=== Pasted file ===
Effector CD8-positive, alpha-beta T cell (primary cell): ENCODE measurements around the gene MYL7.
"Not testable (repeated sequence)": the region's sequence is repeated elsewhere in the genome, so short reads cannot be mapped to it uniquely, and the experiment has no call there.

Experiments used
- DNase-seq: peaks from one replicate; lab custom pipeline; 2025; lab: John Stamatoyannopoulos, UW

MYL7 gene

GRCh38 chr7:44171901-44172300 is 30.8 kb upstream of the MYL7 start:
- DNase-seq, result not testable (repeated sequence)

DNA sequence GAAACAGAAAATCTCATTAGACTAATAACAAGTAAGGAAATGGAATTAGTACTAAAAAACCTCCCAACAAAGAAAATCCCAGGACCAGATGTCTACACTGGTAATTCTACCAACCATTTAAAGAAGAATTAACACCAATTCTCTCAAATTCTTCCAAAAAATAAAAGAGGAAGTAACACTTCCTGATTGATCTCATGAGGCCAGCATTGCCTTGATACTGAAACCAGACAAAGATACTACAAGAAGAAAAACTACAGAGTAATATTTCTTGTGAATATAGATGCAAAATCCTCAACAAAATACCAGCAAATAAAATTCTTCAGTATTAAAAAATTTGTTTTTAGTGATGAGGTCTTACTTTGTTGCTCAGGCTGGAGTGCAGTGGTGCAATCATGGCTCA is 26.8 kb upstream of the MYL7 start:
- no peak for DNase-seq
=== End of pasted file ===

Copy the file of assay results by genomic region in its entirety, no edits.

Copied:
Effector CD8-positive, alpha-beta T cell (primary cell): ENCODE measurements around the gene MYL7.
"Not testable (repeated sequence)": the region's sequence is repeated elsewhere in the genome, so short reads cannot be mapped to it uniquely, and the experiment has no call there.

Experiments used
- DNase-seq: peaks from one replicate; lab custom pipeline; 2025; lab: John Stamatoyannopoulos, UW

MYL7 gene

GRCh38 chr7:44171901-44172300 is 30.8 kb upstream of the MYL7 start:
- DNase-seq, result not testable (repeated sequence)

DNA sequence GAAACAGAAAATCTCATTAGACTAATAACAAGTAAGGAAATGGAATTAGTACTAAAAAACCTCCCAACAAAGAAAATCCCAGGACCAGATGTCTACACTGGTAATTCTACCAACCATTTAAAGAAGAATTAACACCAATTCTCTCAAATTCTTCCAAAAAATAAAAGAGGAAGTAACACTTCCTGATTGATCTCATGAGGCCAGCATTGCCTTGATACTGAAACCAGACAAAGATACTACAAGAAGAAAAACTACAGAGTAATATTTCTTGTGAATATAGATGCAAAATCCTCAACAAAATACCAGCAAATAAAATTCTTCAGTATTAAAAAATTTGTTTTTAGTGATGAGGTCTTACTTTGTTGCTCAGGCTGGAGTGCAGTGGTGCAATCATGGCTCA is 26.8 kb upstream of the MYL7 start:
- no peak for DNase-seq